Noninvasive plants makes biofuels safer for the environment

Discovering the next crop for producing biofuel is difficult. The crop shouldn’t be a foodstuff, and would ideally be able to grow quickly in less nutrient rich soil, and have a natural resistance to diseases and pests—essentially the same characteristics as an invasive species. Because of the desire to produce energy from biofuels, but the understandable hesitance to plant invasive species, Lauren Quinn, invasive plant ecologist from the University of Illinois, has come up with a lost of 49 native and non native plants that have a low likelihood of becoming invasive (24 of the plants on the list are native). Switchgrass, poplar, and eucalyptus were some of the plants mentioned on Quinn’s list.

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Noninvasive plants makes biofuels safer for the environment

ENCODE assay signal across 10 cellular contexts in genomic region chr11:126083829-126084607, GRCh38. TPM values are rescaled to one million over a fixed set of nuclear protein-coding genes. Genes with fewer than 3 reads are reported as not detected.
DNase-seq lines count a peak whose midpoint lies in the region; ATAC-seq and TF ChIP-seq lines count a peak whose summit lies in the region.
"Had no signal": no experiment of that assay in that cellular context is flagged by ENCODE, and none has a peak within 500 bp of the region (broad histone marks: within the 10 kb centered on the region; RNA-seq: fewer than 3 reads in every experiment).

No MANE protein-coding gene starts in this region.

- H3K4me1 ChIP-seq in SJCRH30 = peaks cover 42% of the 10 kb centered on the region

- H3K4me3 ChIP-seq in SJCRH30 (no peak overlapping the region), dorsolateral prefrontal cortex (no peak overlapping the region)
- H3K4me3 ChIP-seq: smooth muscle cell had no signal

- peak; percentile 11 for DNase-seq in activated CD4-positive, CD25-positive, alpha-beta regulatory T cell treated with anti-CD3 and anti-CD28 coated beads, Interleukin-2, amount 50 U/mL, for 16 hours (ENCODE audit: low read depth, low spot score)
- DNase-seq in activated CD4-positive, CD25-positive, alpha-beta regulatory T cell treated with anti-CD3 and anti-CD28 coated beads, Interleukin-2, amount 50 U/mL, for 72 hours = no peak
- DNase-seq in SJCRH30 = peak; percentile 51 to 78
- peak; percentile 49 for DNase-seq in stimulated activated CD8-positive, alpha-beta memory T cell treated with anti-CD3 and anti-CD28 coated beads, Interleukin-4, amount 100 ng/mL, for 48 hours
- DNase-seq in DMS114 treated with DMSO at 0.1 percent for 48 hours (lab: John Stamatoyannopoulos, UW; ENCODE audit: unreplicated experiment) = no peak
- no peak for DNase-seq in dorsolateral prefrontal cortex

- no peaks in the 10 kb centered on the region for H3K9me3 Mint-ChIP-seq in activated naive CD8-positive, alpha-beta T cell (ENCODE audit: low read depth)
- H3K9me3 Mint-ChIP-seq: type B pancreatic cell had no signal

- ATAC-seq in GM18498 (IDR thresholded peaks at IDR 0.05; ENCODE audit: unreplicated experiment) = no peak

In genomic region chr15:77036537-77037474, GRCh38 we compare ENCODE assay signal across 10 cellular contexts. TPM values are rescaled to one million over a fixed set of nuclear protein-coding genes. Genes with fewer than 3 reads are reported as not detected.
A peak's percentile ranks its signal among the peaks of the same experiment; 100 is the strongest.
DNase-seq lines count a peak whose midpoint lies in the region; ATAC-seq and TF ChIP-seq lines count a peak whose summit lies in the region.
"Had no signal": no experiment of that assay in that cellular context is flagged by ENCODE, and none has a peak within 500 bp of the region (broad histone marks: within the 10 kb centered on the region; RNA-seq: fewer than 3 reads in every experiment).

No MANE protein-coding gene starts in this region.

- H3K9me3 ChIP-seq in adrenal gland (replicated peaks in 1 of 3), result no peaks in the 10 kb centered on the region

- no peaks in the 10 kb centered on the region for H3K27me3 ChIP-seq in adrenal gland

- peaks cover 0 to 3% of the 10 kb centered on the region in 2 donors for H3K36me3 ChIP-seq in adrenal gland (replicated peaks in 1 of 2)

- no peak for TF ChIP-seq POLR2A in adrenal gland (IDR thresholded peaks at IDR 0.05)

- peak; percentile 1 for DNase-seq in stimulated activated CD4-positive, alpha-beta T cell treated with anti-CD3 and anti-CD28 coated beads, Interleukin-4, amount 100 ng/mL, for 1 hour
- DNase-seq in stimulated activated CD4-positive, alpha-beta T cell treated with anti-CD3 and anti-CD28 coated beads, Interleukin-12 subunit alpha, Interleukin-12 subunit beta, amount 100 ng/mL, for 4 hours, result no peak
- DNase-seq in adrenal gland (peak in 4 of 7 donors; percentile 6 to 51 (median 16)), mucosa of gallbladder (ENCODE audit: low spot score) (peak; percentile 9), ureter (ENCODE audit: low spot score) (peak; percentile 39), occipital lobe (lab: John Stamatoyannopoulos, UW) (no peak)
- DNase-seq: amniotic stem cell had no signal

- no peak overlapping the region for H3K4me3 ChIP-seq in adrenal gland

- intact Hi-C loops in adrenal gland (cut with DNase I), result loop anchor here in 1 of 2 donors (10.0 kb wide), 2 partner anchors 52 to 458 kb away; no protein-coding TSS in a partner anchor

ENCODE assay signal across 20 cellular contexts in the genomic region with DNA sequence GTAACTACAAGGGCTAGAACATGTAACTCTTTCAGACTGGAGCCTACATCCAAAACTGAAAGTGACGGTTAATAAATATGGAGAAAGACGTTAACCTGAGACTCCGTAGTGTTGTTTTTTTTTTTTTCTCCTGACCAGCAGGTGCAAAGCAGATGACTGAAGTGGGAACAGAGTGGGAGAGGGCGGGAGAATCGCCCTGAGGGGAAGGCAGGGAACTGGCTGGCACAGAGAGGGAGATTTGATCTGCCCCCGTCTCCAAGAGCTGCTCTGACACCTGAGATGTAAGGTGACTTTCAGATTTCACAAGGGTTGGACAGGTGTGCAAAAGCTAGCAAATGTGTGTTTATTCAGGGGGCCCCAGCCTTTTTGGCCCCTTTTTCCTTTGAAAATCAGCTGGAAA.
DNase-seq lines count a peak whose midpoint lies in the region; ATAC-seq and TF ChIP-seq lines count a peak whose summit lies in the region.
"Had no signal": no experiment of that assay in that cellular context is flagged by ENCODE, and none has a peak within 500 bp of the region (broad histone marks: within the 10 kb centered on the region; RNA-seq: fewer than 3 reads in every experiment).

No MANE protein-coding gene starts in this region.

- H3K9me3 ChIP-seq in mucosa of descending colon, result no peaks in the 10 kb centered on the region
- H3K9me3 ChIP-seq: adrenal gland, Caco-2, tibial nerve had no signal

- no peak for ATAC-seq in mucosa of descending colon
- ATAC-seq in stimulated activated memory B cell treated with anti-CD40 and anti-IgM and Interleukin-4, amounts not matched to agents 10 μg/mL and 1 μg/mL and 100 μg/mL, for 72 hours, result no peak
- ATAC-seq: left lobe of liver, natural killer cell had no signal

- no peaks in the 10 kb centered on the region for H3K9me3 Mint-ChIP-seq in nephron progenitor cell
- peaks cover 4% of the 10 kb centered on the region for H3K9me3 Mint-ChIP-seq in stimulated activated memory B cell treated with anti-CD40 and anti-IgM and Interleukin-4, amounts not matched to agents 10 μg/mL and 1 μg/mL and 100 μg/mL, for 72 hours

Discovering the next crop for producing biofuel is difficult. The crop shouldn’t be a foodstuff, and would ideally be able to grow quickly in less nutrient rich soil, and have a natural resistance to diseases and pests—essentially the same characteristics as an invasive species. Because of the desire to produce energy from biofuels, but the understandable hesitance to plant invasive species, Lauren Quinn, invasive plant ecologist from the University of Illinois, has come up with a lost of 49 native and non native plants that have a low likelihood of becoming invasive (24 of the plants on the list are native). Switchgrass, poplar, and eucalyptus were some of the plants mentioned on Quinn’s list.

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